The Performative Hotel Room
The first moment of entering a hotel room is always special. The guest and the room encounter each other for the first time at the threshold of the entrance. Within seconds, a number of wishes, desires, and expectations may be fulfilled or arise, or give way to disappointment.
The human body and its corporeality delineate this space, but in a particular way is also exposed to it, and appears along with it. Space or spatiality has a principal effect on our being. In terms of everyday experience, two basic categories can be perceived: the geometry of the space, namely, its size, form and dimensions and its atmosphere, and alongside this the barely comprehensible sum of sensations, impressions, and moods that constitute a particular space. In this respect, a room, including a hotel room, is never empty – it is always a subjectively experienced and qualitative entity of its own, to which the individual subject brings a full tapestry of references.
This relationship can occur in a novel and very private way each time. The hotel room is an intimate space of opportunities. Michel Foucault counts the hotel as being among the heterotopias, as it certainly fulfills the criteria of a place outside all places, i.e. a space of crisis or deviation in which one is somebody else, a place where alternative life plans can be tried. This space of transit or intercourse is thus also a kind of stage on which the disused sides of the identity can be performed. The hotel room as a place of beauty and fear always awakens the sense of phantasy, as it is by definition an unusual place.
Performance art deals artistically and intensively with the constitution of the human body and the relationship of one’s own body with the surrounding space, by exhibiting situational, action-oriented and ephemeral artistic performances. This art form questions the separable context of artist and art work as well as the commodity-based nature of the traditional art work. The idea of performance art was born in the United States in the 1960s, and is understood to include artistic events that are beyond the traditional notions of both performing and visual arts. Precursors of performance art can be found in the avant-garde movements of the early 20th century, such as Futurism and Dadaism, but also in the Neo-Dada activities and Japanese Gutai movement of the 1950s. Modus Operandi is a performance in which the performer is not the artist but you, the visitor. Whether you choose to document this performance, photographically or in other form, is entirely up to you.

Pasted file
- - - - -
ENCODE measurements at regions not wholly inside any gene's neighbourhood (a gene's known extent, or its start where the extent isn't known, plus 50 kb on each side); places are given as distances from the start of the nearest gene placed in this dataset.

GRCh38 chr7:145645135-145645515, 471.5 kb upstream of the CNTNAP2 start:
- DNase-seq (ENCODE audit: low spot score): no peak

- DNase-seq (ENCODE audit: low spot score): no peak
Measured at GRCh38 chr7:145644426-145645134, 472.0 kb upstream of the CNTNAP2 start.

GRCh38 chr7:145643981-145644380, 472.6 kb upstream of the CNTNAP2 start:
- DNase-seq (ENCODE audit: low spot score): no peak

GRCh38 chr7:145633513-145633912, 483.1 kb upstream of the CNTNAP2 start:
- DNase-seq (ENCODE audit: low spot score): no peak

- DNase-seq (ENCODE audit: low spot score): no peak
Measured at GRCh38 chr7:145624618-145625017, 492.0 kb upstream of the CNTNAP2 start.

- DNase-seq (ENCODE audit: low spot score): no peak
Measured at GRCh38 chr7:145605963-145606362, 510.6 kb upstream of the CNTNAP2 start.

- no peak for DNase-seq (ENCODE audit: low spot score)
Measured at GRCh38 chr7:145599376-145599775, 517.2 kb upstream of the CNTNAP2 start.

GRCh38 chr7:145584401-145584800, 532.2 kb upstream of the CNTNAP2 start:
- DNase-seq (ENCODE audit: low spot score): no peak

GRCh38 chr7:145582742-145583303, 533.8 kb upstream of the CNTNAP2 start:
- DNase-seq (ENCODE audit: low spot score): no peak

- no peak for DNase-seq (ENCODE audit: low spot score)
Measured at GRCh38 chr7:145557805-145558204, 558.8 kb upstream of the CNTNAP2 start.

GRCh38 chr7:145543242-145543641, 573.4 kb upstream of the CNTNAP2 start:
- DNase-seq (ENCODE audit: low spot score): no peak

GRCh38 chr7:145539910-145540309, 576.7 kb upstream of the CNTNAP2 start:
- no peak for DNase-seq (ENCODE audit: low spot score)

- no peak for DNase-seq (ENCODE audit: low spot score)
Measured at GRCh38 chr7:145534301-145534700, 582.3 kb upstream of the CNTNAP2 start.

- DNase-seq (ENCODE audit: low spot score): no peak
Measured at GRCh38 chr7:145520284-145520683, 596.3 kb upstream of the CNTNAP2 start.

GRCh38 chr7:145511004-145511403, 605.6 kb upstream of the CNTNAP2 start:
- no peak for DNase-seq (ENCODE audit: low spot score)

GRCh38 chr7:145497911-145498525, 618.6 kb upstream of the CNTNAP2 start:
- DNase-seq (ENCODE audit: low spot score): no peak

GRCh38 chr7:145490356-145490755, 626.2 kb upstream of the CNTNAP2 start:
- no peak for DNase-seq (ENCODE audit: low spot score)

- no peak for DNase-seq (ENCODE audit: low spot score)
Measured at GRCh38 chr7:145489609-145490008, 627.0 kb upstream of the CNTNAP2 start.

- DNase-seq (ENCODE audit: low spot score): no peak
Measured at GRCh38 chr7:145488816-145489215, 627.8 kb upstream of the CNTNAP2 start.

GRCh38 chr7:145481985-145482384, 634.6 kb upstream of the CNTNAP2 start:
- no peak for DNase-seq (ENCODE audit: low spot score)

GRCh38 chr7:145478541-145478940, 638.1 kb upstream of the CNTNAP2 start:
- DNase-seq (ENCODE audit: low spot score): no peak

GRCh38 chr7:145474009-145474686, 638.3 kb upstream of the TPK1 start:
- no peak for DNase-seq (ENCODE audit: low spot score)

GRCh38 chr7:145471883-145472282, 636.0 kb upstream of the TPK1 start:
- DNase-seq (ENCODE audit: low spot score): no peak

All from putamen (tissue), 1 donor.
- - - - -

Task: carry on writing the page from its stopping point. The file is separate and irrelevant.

The hotel room is the concrete location of encounter and examination for Modus Operandi. Like all intentionally functionalist designed rooms, hotel rooms are places that predestine many things. They represent not only a variety of ideas concerning holidays and hospitality, but also concepts of how guests should behave in a specific place, how they use these rooms, by sleeping, showering, washing, reading, etc.
By Modus Operandi, the hotel room can and should be adapted in a new and unexpected way. In each room, there are several sets of drawn instructions, which lead to different body postures and experiences, and thus render the room as a performative space. The hotel room is to be understood as a heterotopia, a place of deviation and new staging, a place of trial and discovery.
39011 Lana (BZ)